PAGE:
MOVIN' ON UPComplications Ensue
Complications Ensue:
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Saturday, March 25, 2006

Q. I work for [famous writer] as a personal assistant. There's a job opening up as a writer's assistant on the show. As a super-busy showrunner, when and how would one be most receptive to having a conversation about all this? Should a job switch even be on my mind considering the people I am working for?
The question is: are you learning what you want to learn? And is there a job where you'd learn more? You now know [famous writer]. 6 months might be long enough to consider finding a way to move closer to writing.

The moment you are no longer learning what you want to learn is a good time to consider a new job.

Maybe the way to approach it is to find a time when [famous writer] is obviously procrastinating. Or at the end of the day when things are winding down. Ask for a bit of long term career advice. He shouldn't feel bad about that -- no one wants to be someone's assistant forever, and asking for advice puts him in your shoes. Ask him how he thinks you should handle your career.

Then if he says you should think about being a writer's assistant, there's your opening. If he says "I'd stick with the assistant gig for a while longer," then maybe don't bring it up again for another 3 months.

I'm not sure you ever want to be a personal assistant longer than a year. A writer's assistant, sure, because you're learning writing. An agent's assistant, sure, because you're learning agenting. But not a personal assistant, because you're only learning dry cleaning.

A friend of mine was another Famous Writer's research assistant for years, and she got to meet Dennis and Meg, but it did not advance her career. (He did throw her a script he didn't want to do, which was a backhanded way of giving her $50,000 of other people's money, but it did not advance her career, 'cause he didn't even read it.)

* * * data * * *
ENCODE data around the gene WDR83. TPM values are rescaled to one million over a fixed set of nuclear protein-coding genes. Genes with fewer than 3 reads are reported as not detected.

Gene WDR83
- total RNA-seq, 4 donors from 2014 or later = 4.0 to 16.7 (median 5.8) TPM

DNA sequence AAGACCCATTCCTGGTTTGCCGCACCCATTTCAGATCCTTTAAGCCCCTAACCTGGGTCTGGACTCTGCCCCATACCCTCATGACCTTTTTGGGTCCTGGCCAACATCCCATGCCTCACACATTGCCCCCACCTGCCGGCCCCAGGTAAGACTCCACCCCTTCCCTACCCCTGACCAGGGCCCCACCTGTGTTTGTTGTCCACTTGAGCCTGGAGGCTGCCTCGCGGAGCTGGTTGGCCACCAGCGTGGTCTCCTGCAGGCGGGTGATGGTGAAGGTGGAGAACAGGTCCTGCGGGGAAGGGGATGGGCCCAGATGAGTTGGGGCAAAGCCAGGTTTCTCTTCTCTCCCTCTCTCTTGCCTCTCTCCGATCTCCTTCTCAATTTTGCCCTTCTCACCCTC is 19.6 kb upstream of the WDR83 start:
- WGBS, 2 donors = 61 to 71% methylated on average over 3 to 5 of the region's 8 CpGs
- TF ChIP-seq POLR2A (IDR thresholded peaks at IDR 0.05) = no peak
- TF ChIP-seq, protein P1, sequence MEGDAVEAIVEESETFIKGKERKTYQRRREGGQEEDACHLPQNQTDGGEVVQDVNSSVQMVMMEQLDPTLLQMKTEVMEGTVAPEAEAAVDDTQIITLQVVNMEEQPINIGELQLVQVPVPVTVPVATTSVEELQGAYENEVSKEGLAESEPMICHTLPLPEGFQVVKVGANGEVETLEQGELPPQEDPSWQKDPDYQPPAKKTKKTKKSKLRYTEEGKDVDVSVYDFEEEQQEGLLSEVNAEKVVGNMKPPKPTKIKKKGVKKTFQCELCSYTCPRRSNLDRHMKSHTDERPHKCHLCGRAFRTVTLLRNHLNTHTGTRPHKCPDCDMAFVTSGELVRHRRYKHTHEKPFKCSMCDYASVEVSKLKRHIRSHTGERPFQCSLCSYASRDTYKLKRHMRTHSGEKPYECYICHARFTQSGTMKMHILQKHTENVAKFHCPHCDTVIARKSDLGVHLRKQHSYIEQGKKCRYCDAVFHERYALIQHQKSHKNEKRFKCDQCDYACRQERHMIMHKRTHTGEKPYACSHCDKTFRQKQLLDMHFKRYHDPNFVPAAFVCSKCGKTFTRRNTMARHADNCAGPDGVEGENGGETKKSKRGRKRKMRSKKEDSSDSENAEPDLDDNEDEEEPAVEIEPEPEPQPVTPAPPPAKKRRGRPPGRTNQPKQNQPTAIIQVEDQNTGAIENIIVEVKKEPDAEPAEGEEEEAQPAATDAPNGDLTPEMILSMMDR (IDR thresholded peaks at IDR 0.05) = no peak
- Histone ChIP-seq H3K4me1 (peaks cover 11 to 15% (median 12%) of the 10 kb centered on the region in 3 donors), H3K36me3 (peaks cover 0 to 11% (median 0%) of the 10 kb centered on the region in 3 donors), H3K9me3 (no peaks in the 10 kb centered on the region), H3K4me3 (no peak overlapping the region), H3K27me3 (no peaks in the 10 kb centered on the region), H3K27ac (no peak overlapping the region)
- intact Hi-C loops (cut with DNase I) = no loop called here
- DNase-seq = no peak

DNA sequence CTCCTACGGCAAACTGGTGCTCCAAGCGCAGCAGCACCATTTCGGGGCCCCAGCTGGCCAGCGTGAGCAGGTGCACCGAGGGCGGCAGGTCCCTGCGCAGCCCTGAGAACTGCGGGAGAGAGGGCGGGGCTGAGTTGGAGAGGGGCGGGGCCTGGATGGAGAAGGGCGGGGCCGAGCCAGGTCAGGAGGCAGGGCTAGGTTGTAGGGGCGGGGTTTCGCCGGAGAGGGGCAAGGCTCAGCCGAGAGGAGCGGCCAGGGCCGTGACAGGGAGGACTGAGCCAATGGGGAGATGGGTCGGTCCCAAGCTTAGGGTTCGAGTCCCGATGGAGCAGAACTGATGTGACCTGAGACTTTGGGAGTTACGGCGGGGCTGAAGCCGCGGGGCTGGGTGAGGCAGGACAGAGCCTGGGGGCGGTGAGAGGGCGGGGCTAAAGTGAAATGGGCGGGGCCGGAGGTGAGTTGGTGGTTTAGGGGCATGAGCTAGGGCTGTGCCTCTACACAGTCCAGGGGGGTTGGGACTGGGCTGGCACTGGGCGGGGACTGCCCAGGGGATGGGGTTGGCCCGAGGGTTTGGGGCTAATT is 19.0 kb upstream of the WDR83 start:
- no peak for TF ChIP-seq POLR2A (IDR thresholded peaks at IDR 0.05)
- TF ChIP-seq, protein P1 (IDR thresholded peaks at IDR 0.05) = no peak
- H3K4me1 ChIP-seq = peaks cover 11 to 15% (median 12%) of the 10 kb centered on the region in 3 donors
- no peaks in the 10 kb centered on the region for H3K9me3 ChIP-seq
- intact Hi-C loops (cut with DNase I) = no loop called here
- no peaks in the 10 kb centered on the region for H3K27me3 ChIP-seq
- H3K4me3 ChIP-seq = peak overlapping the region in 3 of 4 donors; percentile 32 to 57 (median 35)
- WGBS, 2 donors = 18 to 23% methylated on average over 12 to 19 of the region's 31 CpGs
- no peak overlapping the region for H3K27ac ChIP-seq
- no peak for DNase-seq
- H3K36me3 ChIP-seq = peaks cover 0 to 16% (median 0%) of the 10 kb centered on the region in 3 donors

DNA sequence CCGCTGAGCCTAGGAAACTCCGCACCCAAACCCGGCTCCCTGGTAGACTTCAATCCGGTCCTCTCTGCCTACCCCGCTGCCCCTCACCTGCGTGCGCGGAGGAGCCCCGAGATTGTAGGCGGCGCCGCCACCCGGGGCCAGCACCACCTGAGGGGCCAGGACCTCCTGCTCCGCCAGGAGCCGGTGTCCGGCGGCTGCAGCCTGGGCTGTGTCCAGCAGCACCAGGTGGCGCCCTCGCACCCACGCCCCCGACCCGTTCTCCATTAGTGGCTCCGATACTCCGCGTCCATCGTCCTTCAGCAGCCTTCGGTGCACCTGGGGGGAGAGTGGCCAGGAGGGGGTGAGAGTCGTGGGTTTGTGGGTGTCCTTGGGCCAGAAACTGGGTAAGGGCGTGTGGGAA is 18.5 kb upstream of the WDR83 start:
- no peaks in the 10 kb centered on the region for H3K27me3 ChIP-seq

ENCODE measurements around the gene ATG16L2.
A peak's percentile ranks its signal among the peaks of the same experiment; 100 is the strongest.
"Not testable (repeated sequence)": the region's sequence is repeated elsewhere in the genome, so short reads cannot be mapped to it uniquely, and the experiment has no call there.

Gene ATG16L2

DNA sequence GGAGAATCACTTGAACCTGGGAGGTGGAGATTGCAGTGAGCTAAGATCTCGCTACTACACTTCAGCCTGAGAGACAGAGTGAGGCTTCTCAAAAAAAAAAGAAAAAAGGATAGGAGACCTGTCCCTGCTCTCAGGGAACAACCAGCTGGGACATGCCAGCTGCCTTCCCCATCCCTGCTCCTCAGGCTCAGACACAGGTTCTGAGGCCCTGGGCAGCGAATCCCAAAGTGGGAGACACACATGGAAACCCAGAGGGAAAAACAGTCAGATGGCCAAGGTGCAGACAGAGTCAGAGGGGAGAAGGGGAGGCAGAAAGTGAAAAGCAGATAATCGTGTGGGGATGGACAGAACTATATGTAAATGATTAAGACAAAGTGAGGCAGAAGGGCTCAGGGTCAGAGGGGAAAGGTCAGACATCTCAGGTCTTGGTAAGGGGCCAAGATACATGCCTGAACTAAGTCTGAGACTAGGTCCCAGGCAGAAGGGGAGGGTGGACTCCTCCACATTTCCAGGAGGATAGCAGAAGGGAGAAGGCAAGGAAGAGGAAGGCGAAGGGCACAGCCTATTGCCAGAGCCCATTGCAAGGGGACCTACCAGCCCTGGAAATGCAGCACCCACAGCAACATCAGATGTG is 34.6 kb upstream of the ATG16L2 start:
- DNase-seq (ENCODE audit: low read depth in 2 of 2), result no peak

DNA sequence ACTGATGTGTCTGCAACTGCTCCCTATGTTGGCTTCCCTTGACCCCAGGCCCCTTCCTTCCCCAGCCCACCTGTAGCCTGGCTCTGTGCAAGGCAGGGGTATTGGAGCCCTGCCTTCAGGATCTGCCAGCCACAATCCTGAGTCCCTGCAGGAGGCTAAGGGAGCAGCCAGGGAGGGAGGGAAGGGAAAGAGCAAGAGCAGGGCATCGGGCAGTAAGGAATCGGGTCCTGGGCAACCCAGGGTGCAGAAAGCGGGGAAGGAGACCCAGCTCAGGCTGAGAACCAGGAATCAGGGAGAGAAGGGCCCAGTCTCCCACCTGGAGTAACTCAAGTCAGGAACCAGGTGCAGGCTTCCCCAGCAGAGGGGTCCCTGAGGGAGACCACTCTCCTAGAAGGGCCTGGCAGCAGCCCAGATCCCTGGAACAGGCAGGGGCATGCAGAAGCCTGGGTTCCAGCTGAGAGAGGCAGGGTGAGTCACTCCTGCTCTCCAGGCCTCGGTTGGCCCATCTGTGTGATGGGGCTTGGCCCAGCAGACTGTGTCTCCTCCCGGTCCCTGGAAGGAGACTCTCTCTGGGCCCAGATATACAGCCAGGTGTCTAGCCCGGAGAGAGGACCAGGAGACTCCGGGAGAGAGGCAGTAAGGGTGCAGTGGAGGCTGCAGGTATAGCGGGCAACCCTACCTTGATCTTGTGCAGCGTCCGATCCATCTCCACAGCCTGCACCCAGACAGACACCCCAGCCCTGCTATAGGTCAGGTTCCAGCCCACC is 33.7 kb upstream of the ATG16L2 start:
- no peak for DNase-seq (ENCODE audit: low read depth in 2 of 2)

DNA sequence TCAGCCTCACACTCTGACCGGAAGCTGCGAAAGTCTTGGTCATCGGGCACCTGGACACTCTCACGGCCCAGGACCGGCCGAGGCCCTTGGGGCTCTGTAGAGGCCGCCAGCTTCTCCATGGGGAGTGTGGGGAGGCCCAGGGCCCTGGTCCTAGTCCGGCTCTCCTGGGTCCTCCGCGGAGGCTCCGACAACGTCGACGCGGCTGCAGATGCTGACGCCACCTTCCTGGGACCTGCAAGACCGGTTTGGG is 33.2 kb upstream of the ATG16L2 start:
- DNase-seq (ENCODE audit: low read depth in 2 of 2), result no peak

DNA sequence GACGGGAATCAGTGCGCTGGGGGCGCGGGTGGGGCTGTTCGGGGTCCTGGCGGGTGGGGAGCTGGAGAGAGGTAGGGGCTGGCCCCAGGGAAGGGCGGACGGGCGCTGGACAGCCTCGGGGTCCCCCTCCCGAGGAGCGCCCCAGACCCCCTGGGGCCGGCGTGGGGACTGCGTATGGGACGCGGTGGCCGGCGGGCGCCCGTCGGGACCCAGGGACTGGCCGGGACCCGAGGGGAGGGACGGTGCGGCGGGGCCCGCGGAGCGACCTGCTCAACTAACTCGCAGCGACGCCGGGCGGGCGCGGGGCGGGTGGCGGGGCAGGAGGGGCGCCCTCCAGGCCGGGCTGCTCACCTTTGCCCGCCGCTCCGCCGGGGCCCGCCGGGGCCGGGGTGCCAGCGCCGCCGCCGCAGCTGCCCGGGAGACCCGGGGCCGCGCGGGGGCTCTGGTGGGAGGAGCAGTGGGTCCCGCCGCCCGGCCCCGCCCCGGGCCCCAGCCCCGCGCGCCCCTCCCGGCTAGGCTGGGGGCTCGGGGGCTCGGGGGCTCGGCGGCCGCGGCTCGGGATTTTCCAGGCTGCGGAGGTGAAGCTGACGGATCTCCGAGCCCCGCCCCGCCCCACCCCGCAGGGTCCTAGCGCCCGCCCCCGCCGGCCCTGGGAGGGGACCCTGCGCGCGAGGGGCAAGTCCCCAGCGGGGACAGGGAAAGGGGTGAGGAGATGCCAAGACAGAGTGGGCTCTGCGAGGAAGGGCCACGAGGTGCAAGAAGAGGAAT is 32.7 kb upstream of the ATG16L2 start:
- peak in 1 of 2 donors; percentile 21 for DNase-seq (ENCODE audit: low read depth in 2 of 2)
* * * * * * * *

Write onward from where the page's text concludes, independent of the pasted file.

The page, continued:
Q. Would you feel "insulted" or judgmental towards someone who wanted to move from being your assistant to the writer's assistant? Would you feel better about tackling this questions during the hiatus (now) or right after the show has been renewed (anytime from now till upfronts)
Hiatus is good 'cause it's theoretical; there's no pressure.

I wouldn't be insulted, no. I might be slightly irritated because I'd have to find a new assistant, but it would make me respect you more for considering your options. Anyway, if I hired someone who wanted to be a writer, how am I gonna be irritated at his wanting to get moving? After all, at some point almost everyone was an assistant. So we know what it's like.

I think after you've worked for someone over the course of a season, they owe you a listen.
Now...if there wasn't a spot on your show for your assistant to move to writer's assistant, would you feel weird about keeping him on as your assistant? In other words, assistant politely puts forwards his intention to work at a new desk, but would still like to stay on the show even if he can't.
Obviously you'd like to move up. Who wouldn't? Why should they feel awkward about that? Unless they're awkward about having people work for them. Equally obviously you're not going to jump out the window if you can't. I'd like one of my shows to go so I can be a showrunner. If someone else has a go show and wants to hire me as SP/ESE, I might do that. I wouldn't be awkward about it and I hope neither would they. Everyone's been up and down in this crazy biz. You take the best job you can get, and when you can get a better job, you take that. Just so long as you're doing your absolute best in the job you're in, no one will mind if you have aspirations. In fact it bugs me if someone in the office doesn't have aspirations. I'm like, why are you here if you don't want to move on up? You're taking the place of someone who does want to move on up, and needs the experience and the credit.


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